Terrorist suspects from the time of the Northern Ireland "Troubles" have been told today there is no amnesty, no get-out-of-jail card.
The remark was made by a judge investigating secret letters sent to Republicans - known as On The Runs, or OTRs - that they were no longer wanted by police for their alleged crimes.
The organisation representing 21 people killed in the 1974 Birmingham pub bombings says this now ought to pave the way for the authorities to investigate suspects who have so far escaped justice. Keith Wilkinson reports.
The Secretary of State for Northern Ireland, Theresa Villiers, has made a statement in the House of Commons on the report published today by Lady Justice Hallett on the scheme dealing with so-called 'On The Runs'.
Lady Hallett's report concludes:
– Lady Hallett
The administrative scheme did not amount to an amnesty for terrorists, suspected terrorists were not handed a get out of jail free card.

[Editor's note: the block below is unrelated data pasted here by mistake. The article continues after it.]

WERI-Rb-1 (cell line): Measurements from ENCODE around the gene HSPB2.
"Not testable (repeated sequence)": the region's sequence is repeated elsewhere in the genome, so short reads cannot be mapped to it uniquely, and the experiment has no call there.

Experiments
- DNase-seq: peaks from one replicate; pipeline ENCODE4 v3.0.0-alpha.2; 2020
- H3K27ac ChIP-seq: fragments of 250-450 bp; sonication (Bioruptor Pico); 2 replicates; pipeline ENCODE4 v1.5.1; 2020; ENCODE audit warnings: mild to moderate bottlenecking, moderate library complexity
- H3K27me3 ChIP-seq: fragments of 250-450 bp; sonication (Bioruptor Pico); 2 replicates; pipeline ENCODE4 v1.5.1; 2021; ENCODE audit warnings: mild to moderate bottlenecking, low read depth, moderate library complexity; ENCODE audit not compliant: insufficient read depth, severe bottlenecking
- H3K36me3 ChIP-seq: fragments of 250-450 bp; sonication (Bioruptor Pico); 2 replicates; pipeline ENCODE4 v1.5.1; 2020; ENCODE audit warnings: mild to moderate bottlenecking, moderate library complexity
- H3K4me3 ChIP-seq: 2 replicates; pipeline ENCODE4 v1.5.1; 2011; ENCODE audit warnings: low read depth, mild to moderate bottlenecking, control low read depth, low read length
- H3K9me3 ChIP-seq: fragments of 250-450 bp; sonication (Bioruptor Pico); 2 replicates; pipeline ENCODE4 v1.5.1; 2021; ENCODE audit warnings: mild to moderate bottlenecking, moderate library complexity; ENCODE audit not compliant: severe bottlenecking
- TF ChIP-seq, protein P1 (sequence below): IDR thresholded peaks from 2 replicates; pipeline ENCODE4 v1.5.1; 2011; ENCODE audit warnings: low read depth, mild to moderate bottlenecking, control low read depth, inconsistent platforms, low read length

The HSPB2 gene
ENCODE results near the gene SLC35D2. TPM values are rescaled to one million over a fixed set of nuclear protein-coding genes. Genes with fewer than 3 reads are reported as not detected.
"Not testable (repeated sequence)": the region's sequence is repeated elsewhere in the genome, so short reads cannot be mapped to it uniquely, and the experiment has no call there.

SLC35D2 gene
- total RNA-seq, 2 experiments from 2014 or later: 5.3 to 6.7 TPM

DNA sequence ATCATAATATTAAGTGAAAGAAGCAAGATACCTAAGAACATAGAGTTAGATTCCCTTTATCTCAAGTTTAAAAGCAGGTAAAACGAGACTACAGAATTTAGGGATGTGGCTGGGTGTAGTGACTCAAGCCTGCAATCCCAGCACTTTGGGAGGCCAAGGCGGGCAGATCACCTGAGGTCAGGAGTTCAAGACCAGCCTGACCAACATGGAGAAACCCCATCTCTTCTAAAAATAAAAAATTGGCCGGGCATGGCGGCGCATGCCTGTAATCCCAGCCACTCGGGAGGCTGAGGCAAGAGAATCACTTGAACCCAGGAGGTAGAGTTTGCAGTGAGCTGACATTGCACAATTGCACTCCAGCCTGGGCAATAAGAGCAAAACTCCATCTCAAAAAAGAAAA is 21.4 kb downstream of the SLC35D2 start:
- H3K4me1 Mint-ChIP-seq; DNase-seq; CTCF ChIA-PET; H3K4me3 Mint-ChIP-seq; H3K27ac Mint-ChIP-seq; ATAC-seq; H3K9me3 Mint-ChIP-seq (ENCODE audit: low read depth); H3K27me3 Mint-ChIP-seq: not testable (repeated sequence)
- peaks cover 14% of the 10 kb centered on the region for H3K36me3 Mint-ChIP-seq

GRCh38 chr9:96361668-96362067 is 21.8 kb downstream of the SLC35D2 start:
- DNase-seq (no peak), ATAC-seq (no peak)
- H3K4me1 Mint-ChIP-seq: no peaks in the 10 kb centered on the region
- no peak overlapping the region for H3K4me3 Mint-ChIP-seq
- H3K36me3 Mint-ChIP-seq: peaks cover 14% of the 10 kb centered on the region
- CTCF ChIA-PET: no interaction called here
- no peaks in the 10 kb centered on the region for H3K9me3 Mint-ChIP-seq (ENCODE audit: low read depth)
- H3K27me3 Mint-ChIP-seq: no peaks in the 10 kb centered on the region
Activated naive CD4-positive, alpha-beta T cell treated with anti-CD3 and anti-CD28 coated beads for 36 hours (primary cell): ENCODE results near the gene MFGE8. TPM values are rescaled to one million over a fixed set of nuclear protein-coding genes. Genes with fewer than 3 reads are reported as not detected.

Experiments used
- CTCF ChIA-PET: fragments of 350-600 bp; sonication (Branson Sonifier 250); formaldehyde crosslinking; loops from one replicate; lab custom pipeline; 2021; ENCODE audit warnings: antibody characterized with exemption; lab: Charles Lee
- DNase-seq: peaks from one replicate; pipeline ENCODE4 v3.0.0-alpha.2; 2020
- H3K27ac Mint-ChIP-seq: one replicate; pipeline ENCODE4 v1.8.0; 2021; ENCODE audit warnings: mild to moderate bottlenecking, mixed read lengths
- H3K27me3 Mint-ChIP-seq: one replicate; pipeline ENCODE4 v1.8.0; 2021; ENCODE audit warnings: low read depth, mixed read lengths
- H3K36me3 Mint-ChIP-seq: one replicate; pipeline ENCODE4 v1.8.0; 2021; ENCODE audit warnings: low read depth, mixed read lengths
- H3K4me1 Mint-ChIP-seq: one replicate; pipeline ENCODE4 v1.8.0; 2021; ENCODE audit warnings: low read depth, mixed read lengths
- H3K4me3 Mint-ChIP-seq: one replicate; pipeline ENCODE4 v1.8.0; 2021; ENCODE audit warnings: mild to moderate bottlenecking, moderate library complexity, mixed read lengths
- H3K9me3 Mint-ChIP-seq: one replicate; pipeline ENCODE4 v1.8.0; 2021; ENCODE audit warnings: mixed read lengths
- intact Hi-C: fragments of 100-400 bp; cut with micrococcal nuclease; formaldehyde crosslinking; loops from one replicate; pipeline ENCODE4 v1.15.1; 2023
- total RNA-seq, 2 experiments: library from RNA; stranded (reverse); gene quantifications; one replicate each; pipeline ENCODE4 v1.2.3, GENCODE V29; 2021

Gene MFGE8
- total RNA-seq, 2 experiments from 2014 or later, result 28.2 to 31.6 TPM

- Northern Ireland First Minister Peter Robinson threatened to resign after the existence of the letters was made public.
- David Cameron called the letters a "dreadful mistake".
- The Good Friday Agreement of 1998 meant anyone convicted of paramilitary crimes was eligible for early release from prison.
- However, this did not cover those suspected of such crimes, nor did it cover people who had been charged or convicted, but who had escaped from prison.
A controversial Government scheme that assured around 190 Irish republicans they were not wanted by UK police was "systematically flawed" but not unlawful, a judge-led inquiry had found.